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National Surveillance of HIV in Pregnancy and Childhood

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About the NSHPC

The NSHPC conducts active surveillance of pregnancies in women living with HIV, their babies and other children diagnosed with HIV in the UK and has been running for 30 years.

The NSHPC surveillance programme is used to

  • monitor the prevalence of diagnosed HIV infection in pregnant women and children
  • evaluate antenatal HIV testing programmes
  • track changes in the management of HIV in pregnancy and vertical transmission
  • explore the natural history of paediatric HIV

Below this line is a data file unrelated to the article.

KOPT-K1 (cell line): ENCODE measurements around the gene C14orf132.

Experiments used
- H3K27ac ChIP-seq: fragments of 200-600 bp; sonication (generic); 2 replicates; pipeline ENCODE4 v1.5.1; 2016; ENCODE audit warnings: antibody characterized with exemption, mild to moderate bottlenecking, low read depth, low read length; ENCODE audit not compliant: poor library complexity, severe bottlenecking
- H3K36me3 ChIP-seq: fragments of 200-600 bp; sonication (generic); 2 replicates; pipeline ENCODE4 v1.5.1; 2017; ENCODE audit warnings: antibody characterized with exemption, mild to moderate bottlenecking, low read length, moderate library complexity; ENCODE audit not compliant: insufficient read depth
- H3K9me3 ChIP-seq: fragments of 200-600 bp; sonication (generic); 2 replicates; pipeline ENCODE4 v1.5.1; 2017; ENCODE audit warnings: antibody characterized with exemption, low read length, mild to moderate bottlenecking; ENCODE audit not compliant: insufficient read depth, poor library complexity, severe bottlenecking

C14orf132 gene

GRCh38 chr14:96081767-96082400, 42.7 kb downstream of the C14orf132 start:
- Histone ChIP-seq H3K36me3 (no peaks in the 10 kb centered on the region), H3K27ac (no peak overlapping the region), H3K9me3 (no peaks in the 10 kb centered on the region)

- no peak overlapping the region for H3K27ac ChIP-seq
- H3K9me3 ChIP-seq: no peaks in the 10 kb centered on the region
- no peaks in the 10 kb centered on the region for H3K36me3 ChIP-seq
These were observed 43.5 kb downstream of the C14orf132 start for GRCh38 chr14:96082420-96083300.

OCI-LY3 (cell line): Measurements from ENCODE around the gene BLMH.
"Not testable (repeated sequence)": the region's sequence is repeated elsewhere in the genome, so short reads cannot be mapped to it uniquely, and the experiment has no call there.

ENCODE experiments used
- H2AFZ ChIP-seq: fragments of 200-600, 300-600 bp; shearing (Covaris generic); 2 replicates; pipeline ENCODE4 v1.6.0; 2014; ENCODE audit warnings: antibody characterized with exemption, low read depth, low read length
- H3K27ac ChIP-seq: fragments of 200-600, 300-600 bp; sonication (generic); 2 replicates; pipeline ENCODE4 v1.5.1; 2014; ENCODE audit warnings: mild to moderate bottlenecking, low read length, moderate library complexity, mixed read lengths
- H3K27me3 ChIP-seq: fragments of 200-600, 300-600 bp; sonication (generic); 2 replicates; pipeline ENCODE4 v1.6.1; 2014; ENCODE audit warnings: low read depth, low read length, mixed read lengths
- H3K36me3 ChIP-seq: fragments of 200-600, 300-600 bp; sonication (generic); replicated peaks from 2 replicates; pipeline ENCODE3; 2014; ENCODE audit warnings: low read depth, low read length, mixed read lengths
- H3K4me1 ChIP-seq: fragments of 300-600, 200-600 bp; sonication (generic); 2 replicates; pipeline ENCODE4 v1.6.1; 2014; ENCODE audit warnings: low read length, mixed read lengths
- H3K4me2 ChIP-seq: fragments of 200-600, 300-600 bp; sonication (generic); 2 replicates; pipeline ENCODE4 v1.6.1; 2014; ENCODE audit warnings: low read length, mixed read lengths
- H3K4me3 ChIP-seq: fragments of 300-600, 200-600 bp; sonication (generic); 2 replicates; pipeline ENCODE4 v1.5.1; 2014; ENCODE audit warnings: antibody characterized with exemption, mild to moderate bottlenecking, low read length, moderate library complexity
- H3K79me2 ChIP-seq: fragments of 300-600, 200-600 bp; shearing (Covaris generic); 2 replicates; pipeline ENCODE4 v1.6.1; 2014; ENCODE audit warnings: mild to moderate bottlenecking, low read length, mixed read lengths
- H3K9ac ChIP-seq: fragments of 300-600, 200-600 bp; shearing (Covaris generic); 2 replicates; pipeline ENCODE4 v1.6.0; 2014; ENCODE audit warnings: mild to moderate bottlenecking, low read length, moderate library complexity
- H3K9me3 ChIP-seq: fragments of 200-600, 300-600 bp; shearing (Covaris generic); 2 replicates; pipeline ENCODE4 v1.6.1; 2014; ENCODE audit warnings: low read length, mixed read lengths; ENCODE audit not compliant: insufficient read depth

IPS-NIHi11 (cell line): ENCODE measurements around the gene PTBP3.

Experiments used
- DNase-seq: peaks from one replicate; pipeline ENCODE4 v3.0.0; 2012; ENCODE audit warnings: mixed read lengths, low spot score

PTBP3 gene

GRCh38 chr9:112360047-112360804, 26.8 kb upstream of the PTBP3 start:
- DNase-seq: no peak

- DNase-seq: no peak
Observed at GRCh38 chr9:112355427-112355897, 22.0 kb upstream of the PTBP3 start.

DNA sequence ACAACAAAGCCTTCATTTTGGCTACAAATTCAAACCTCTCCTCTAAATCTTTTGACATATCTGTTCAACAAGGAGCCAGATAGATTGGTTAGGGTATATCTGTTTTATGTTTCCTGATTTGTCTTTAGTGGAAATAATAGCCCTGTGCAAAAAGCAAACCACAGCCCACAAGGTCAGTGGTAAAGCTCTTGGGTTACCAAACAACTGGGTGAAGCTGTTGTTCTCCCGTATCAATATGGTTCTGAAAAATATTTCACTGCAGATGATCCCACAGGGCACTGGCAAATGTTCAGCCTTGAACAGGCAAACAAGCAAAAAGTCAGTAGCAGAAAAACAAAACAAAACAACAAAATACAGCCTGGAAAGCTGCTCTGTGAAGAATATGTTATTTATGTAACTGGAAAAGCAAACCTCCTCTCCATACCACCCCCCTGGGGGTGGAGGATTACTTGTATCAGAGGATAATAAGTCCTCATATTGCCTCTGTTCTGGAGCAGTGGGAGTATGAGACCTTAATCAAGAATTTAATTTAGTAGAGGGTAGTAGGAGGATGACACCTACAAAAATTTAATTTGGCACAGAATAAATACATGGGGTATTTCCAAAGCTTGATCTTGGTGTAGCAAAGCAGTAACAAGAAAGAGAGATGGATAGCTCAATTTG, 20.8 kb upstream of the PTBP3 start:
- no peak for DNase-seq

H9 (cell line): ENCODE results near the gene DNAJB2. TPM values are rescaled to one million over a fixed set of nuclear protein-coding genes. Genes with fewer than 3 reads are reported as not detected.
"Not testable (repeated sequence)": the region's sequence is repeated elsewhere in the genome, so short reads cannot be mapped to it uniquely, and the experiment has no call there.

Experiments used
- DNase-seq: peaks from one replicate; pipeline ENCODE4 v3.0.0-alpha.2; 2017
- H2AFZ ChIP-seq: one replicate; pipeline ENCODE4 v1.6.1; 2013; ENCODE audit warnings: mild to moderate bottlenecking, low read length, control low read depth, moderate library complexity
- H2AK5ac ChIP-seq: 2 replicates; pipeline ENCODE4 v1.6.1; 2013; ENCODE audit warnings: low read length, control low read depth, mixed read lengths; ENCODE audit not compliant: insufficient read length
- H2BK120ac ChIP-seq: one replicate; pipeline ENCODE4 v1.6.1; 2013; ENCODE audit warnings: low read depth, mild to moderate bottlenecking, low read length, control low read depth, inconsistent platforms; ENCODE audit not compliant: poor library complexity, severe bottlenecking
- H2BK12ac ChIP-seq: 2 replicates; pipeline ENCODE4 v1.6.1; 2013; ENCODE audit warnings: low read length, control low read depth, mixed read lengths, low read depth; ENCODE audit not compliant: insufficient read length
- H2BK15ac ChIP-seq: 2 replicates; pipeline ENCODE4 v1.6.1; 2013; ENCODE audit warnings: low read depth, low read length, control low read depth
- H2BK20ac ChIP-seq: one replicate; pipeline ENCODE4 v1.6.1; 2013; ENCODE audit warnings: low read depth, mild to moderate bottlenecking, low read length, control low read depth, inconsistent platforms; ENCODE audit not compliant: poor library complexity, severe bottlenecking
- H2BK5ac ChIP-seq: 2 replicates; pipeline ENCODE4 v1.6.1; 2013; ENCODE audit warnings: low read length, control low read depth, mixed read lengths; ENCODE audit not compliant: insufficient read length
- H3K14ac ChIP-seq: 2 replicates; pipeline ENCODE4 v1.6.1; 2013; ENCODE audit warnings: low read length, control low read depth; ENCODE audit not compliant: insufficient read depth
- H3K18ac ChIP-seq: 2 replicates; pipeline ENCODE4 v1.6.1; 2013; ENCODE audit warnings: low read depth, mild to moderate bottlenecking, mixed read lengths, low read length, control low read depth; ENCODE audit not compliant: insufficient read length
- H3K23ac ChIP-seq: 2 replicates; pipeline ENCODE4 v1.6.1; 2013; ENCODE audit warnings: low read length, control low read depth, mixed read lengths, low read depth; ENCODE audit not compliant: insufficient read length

• provide baseline data for follow-up of infected children
  • monitor the health of uninfected children born to infected women
  • provide national paediatric and pregnancy surveillance data to Public Health England (PHE), and Health Protection Scotland, where it is combined with other national surveillance data on HIV

Meet the Team

Please visit our People page for more information on NSHPC team members.

Helen Peters Profile Image

Helen Peters

Kate Francis Profile Image

Kate Francis

Laurette Bukasa Profile Image

Laurette Bukasa

 

 

Corinne Hill Profile Image

Corinne Hill

Rebecca Sconza Profile Image

Rebecca Sconza

  

 

History of the NSHPC

National surveillance of paediatric AIDS started in 1986 in conjunction with the British Paediatric Unit (BPSU)'s monthly orange card scheme. It was extended to include HIV infection and perinatal HIV exposure in 1989 in the UK. 

Obstetric reporting began in 1989 under the Royal College of Obstetricians and Gynaecologist (RCOG) and continues to collect data on all pregnant women in the UK diagnosed with HIV as a part of national surveillance for Public Health England.